This was a periodical sent out by the BSFA for members to review before voting in the 2019 BSFA Awards, although sadly – living overseas as I do – it arrived after the Awards had been awarded.
Becky Chambers, To Be Taught, If Fortunate. A bunch of astronauts travelling through space in suspended animation wake up and we see some glimpses of their characters. The narrator muses on the nature of space travel and the experience thereof, and on the history that has led to their journey, in a missive home that may take fourteen years to arrive. It concludes with an underdeveloped idea of crowdfunded space travel, born of frustration with, one supposes, states and private industry, though one wonders who administered and utilised the crowdfunds to make all this happen, and what infrastructure all that rested upon?
The conclusion that the narrator’s journey is the result of “a fragile endeavour that can only stand thanks to the contributions of many” is momentarily stirring, but I can’t say I found the idea of people donating to an Escape To Space, I Don’t Want To Live On This Planet Any More patreon a bit lacking in substance. There’s so little of the concept presented here that it feels like clicktivism, where some people threw what money they could at a problem and somehow money was magically transformed into a space program.
So: I didn’t care for what was in the magazine I was sent. But then I realised it’s about 6 pages of a 136 page novella. Ohhhh. The contents page does identify it as an extract, but the text itself doesn’t. Well, I’ve not read Chambers’ work since her debut, so perhaps I should – although not on the strength of this excerpt, which doesn’t work as a standalone at all.
Fiona Moore, Jolene. I greatly enjoyed this story when I originally read it and I still liked it a lot on re-reading. See my original thoughts in my review of Interzone #283.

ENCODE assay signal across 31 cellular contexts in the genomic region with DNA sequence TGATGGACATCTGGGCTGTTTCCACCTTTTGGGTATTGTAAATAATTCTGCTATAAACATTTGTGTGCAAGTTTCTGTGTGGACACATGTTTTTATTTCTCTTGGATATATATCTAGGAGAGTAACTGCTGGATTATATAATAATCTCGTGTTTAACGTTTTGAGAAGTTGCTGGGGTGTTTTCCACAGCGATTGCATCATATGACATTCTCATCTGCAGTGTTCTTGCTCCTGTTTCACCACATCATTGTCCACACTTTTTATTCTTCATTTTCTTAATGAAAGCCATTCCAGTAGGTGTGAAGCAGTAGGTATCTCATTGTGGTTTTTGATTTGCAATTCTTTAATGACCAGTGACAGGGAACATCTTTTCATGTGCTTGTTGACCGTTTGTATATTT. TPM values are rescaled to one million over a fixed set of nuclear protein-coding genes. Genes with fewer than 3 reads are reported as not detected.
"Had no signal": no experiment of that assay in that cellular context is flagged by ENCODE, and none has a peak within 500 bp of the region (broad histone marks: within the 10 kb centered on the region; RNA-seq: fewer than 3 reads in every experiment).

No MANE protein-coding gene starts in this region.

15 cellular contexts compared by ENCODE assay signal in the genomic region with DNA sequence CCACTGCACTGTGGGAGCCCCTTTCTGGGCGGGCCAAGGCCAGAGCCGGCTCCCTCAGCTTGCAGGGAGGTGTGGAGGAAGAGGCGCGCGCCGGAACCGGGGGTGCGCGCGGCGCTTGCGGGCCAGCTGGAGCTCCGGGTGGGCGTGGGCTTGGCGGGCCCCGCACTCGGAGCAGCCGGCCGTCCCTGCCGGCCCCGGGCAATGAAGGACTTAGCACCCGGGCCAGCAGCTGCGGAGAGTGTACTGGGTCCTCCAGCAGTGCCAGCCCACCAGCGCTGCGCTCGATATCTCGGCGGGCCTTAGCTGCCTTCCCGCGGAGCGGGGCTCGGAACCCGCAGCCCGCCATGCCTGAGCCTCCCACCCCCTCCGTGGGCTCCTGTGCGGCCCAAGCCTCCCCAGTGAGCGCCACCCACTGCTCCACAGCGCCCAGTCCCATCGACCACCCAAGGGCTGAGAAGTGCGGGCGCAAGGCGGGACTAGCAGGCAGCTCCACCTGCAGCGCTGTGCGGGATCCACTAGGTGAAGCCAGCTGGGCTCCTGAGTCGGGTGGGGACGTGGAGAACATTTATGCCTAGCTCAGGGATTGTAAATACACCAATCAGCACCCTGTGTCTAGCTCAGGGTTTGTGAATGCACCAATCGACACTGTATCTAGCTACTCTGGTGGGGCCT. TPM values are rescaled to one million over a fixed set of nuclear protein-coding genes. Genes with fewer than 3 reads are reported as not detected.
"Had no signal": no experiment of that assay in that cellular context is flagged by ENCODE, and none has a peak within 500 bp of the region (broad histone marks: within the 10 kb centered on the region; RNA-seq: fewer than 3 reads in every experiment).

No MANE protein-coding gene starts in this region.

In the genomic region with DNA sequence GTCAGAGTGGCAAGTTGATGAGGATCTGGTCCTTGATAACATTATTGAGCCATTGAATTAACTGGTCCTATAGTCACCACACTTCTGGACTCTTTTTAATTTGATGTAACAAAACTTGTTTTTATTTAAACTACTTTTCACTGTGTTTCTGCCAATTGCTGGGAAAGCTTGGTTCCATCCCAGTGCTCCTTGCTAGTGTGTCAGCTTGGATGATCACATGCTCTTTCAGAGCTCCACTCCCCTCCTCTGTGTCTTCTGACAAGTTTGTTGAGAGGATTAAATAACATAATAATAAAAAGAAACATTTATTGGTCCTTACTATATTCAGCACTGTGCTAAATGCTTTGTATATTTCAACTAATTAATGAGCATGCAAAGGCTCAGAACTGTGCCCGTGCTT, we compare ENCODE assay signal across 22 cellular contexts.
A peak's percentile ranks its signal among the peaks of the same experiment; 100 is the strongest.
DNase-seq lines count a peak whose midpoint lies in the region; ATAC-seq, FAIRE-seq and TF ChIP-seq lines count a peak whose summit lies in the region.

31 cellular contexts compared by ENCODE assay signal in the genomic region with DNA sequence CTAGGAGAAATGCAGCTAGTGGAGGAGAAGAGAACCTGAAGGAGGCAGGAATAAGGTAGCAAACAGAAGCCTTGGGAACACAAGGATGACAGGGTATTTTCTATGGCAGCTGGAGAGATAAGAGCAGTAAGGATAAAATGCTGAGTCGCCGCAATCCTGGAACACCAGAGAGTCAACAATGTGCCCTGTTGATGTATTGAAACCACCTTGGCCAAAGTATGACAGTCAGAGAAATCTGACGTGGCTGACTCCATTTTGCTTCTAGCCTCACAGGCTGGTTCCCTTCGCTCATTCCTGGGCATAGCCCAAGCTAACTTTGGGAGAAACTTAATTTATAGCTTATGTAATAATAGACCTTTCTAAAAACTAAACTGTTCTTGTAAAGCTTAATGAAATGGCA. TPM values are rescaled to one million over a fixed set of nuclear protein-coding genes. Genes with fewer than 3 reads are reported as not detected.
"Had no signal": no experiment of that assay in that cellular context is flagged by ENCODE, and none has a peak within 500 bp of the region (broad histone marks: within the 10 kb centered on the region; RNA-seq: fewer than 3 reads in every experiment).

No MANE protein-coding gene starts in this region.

Gareth Powell, Ragged Alice. Another excerpt, thought fortunately I was already aware of what Ragged Alice is so wasn’t taken by surprise this time. This extract does do a solid job of setting up the story and leaving me wanting more, and whilst it also doesn’t completely work as a standalone it does at least function as an episodic slice of something larger, ending on a delicious cliffhanger. Powell also consistently delivers good character work and that talent is on display here.
A side note: this is a contemporary police procedural with supernatural elements, and an extract from a 200-page short novel. Maybe it does fit within the strict definition of a novella but I’m bemused as to why this was up for a BSFA Short Fiction award. I did like it, though.
Tade Thompson, The Survival of Molly Southborne. Another extract from another novella. Did no one read any short stories this year? Is the short story form dead? Are we doomed to only read Amazon.com novellas in future?
I don’t know the answers to such questions, but I do know that the idea of a woman whose spilled blood forms rapidly-growing psychopathic and homicidal clones of herself is a great conceit for a story, and all the more so when the story is told from the point of view of one of those clones.
This also doesn’t work as a standalone and the extract ends a little aimlessly, but the concept alone has me interested in reading more.
Ian Whates, For Your Own Good. Another short story! At last!
Our narrator’s consciousness is segueing between a beautiful and calm Mediterranean environment, and sitting in his car which is clearly malfunctioning. Distressed, he tries to understand what is going on, and eventually engages his car’s AI in dialogue. It explains to him what is happening, and why. The protagonist is, literally, a passenger along for the ride.
It’s a respectable execution of a spin on a hoary SF trope, but the passivity of the story and the unsurprising way it unfolds did not leave me feeling it was among the best British short SF of last year.
Amal Eh-Mohtar and Max Gladstone, This Is How You Lose The Time War. Another extract from a short novel – at 200 pages it’s as long as the novel I’m currently reading, Jeff Vandermeer’s Annihilation – but due to the back-and-forth nature of the story’s structure of letters and vignettes, it works better than most of the others.
There are some striking images here rich with SFnal invention, and the relationship between ‘Red’ and ‘Blue’ is intriguing, although this doesn’t stand alone as anything more than an advertisement for the larger work. As with pretty much all the other ‘novella’ extracts, however, I was left wanting to read more.
This extract, or the book it is from, ultimately won the short fiction category, which I think is a respectable choice, despite my suspicion that a 200 page book is going to run to well past 40,000 words. Ah well. I didn’t nominate or vote in the awards, so why be pedantic? At least I have some more novellas and novels to read now. ;)